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In a dynamically created array of structs, what does every entry of the struct get initialized to?

If we create a dynamic array of floats like so:

float* arr = ( float* ) malloc ( 100 * sizeof ( float ) );

then the array can be populated by anything (see here). But I am having trouble wrapping my head around what happens when we substitute structs in for floats like so

typedef struct
   float x = 123.456;
} foo;

foo* arr = ( foo* ) malloc ( 100 * sizeof ( foo ) );

Are all the entries of the array arr created with fully initialized foo structs or do I have to go around and manually update the x value?

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Was that edit really necessary? It comes across as an attempt to gain rep points. – puk Jul 4 '12 at 0:17
up vote 3 down vote accepted
typedef struct
   float x = 123.456;
} foo;

You cannot have default values in structure types. This is not valid C code.

Objects allocated by malloc have an indeterminate value.

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Not even in C++ 11? – Violet Giraffe Jul 3 '12 at 16:32
This is tagged as C but even in C11 it is not possible. – ouah Jul 3 '12 at 16:35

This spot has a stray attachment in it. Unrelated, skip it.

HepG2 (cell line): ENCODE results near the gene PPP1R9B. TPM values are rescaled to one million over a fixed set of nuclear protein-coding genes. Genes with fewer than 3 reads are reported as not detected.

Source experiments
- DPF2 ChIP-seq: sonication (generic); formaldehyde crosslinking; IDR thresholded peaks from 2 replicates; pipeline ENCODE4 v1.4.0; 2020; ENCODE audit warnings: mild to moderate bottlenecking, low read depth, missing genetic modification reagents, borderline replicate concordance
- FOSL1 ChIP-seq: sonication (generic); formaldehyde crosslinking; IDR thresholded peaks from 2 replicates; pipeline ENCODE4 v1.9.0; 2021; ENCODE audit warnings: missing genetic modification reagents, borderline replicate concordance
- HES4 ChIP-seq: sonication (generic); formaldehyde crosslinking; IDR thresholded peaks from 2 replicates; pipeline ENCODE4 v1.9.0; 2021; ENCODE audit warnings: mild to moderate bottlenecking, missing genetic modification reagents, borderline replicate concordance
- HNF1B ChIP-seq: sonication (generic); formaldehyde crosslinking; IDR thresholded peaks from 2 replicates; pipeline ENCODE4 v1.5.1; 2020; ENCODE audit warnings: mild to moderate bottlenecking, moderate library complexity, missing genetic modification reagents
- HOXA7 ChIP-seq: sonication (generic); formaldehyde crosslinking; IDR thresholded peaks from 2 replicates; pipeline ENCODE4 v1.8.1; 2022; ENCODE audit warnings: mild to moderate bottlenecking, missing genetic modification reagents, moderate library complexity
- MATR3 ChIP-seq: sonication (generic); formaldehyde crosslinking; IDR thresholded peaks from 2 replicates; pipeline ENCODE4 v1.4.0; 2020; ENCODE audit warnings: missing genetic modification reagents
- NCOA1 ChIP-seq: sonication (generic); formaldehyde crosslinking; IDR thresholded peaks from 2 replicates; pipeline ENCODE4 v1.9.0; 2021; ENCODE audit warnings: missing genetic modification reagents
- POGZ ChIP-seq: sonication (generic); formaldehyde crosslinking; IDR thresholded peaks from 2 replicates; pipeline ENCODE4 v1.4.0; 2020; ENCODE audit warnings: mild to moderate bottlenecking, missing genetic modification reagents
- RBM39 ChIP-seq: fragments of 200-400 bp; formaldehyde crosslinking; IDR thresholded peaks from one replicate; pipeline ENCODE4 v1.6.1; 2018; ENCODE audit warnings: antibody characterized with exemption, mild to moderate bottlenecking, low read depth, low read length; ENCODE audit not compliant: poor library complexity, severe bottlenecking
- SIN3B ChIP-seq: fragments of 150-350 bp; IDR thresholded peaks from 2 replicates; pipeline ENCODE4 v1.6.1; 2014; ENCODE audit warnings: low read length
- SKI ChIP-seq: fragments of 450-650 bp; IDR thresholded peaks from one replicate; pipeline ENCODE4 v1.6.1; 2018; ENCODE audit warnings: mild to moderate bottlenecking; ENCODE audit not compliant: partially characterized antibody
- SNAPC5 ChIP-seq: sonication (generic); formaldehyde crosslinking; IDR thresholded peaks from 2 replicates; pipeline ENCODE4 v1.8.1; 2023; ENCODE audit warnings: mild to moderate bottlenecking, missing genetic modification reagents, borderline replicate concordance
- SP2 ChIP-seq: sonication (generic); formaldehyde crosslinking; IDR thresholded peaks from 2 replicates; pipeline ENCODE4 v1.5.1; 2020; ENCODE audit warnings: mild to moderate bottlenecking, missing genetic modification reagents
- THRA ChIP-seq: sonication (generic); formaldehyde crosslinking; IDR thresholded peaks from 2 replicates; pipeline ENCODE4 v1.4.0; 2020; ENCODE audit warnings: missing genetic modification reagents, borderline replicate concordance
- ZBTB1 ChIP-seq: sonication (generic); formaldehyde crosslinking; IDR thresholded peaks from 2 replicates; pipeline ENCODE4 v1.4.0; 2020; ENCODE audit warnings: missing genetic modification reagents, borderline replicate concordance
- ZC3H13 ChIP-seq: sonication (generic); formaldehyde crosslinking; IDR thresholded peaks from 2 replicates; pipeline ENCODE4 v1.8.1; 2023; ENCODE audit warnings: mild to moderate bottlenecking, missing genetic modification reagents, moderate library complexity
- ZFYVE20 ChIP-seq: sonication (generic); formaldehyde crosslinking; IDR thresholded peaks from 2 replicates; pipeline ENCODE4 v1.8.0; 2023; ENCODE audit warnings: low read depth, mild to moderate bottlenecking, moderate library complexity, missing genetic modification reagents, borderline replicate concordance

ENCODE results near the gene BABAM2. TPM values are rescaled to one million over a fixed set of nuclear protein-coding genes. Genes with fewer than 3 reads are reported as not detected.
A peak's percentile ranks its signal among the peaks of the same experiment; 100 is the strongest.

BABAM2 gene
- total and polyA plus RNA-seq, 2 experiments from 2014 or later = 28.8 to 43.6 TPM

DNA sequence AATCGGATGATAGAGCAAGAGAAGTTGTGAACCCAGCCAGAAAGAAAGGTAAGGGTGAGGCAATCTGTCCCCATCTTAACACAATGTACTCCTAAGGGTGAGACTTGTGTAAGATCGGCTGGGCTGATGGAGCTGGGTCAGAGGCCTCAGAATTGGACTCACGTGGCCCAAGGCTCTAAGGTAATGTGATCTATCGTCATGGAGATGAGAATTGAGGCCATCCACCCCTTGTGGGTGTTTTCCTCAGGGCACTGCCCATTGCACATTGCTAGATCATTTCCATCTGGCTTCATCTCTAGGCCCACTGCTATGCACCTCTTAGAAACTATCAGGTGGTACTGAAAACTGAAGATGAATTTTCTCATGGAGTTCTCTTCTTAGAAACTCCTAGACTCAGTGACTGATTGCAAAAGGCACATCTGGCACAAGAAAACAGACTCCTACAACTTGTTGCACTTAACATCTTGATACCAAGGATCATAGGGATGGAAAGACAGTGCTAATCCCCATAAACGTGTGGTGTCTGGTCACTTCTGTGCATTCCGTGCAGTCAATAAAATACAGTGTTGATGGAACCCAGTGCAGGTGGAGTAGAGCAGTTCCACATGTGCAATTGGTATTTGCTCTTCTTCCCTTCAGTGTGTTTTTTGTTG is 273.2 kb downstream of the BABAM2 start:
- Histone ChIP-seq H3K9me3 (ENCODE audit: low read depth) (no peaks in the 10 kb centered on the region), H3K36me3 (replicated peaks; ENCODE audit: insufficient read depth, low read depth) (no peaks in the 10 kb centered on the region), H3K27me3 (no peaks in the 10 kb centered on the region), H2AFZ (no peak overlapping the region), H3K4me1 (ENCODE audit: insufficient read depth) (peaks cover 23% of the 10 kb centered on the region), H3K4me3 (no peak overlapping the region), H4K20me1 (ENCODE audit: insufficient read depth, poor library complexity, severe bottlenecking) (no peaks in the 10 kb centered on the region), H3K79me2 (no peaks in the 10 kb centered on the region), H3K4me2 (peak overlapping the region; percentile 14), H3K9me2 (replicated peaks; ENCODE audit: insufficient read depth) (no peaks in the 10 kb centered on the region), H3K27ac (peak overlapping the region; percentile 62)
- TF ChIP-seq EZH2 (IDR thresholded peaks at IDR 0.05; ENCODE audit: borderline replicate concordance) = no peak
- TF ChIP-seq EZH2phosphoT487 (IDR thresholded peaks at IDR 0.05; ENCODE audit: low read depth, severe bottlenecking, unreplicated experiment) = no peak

Thank you I was not aware of that. – puk Jul 3 '12 at 16:54

There is no difference between floats and structs. You need to manually initialize every dynamically allocated memory region.

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The fact that the float case can be "initialized" to anything should provide the answer you need - it's not in fact initialized, but it may contain anything, because no initialization is done. The same is true with a struct - no initialization is done on allocation, so the (quite likely) garbage contents of the memory segment returned is what you'll get. If you care about the contents of your newly allocated memory (and you probably should), you need to initialize it explicitly yourself.

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